Unplanned Pregnancy

My body,

My choice! 

If you've found yourself on this page looking for help, I hope you're okay - unplanned pregnancy can be one of the most stressful times in a woman's life. Not all contraceptive methods are 100% effective, and Marie Stopes estimate that around half of all pregnancies in Australia are unplanned, so you're not alone (2018)! Whatever you're feeling is normal, whether it be any combination of excitement, fear, uncertainty, frustration or anxiety. It's also completely normal to be absolutely certain, or completely unsure of what you want to do, which can sometimes be exacerbated by confusion surrounding the system that's in place to help you. 

Whether you've decided you want to continue with the pregnancy, or you're opting towards a termination, the first thing you should do is talk to someone: your partner, a friend, a parent - just someone you trust. Who you tell is up to you, but it'll be much easier if you're not going through this alone. 

Some things you should know:

  • It's up to you what you chose to do - it's your body, so it's your choice. 

  • Pregnancy is measured from the date of your last period, so don't be surprised if your pathology results tell you that your further along than you thought in terms of dates. 

  • Signs and symptoms can be different for everyone, however across the board they usually include:

    • Nausea​

    • Breast tenderness

    • Vaginal discharge

    • Loss or increase of appetite

    • Weight gain

    • Sleeplessness

    • Fatigue

(Victorian State Government, 2018).

Where to start?

If you haven't already done one, you should do an at home pregnancy test. You can pick one up one at the chemist or a supermarket (tip: if you're feeling uncomfortable about purchasing one, use the self checkout at the supermarket) - any brand will do, really! It's best to wait until your period is a week or two overdue; if you do it too soon the pregnancy hormone levels, human chorionic gonadotropin (hCG), may not be high enough to be detected in your urine, and the test will come back negative even though you may actually be in the very early stages of a pregnancy. Follow the instructions that come with the test, but for the most part you'll need to have a huge amount of water to drink, and urinate onto the tip of the test or into a small container. The tests take a couple of minutes to come back with the results, so take a few deep breaths, listen to your fave song, or pace up and down the hallway - whatever you need to do to pass the time.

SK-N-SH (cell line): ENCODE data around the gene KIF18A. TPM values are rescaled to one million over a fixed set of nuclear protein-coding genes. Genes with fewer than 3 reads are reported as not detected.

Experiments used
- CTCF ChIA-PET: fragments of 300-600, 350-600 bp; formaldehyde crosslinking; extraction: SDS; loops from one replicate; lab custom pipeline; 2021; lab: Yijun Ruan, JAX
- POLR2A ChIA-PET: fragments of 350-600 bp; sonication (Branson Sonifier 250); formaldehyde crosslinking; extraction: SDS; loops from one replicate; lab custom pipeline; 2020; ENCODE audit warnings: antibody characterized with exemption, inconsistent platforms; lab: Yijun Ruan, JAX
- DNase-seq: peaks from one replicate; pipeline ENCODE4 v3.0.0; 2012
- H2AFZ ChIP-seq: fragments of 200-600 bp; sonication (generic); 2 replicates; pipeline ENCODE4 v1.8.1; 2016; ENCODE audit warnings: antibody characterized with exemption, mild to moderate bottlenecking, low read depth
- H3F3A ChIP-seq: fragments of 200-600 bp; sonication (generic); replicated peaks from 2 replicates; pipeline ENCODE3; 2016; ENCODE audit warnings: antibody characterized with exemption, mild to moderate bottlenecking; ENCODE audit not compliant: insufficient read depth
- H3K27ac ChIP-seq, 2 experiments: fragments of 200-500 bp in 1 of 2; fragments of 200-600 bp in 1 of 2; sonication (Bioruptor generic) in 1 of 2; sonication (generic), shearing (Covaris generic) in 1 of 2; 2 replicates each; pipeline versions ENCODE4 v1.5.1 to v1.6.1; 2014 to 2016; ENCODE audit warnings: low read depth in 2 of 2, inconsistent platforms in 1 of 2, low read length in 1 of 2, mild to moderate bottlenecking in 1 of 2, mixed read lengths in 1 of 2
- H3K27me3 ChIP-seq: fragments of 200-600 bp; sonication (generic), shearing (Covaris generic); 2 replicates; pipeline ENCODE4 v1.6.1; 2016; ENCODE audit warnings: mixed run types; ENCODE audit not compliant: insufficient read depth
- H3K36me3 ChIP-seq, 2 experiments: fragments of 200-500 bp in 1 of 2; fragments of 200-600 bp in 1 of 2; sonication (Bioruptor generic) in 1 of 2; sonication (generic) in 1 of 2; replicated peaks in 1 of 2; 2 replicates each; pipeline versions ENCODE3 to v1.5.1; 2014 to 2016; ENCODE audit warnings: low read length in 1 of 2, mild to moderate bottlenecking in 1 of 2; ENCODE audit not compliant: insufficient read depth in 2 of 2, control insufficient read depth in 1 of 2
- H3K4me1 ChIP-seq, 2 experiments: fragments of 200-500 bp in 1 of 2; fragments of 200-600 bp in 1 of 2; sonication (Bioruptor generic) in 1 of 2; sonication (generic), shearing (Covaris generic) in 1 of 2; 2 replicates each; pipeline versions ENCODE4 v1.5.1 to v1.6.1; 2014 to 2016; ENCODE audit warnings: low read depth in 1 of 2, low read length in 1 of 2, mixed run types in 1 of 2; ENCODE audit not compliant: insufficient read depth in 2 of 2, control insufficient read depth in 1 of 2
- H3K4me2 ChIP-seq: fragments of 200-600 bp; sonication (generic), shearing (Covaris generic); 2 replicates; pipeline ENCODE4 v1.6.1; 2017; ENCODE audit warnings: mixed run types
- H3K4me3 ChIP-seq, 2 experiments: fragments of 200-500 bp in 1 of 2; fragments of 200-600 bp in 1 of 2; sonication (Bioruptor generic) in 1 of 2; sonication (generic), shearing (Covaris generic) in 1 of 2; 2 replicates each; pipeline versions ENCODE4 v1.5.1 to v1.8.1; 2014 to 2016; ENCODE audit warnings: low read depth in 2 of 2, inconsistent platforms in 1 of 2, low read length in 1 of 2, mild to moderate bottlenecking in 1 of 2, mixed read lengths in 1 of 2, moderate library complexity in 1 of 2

What to do next?

The test comes back negative:

The test comes back positive:

What you do now really depends on whether you've decided to continue with the pregnancy, proceed with termination, or if you're still not sure. Given this is most definitely a sensitive topic, we've separated each into their own page. Follow this links for more information. 

Continuing with the pregnancy




Making up your mind

Page References

Marie Stopes. (2018). Contraception Options and Methods. Retrieved December 2018, from: https://www.mariestopes.org.au/contraception/

Victorian State Government. (2018). Pregnancy Signs and Symptoms. Retrieved December 2018, from: https://www.betterhealth.vic.gov.au/health/HealthyLiving/pregnancy-signs-and-symptoms

Stephanie Says acknowledges the traditional custodians of the land on which we live - the Wurundjeri people of the Kulin nation. We acknowledge their Elders past, present and emerging. Always was, always will be Aboriginal land. 

Note: Stephanie Sayss is not run by medical professionals. This platform is an educational tool only, and not intended to be used for medical advice. Always seek the assistance of a doctor - this platform is intended to be used a tool to assist you in doing so.

All references are cited on the page they are relevant to. 

©2019 by Stephanie Sayss.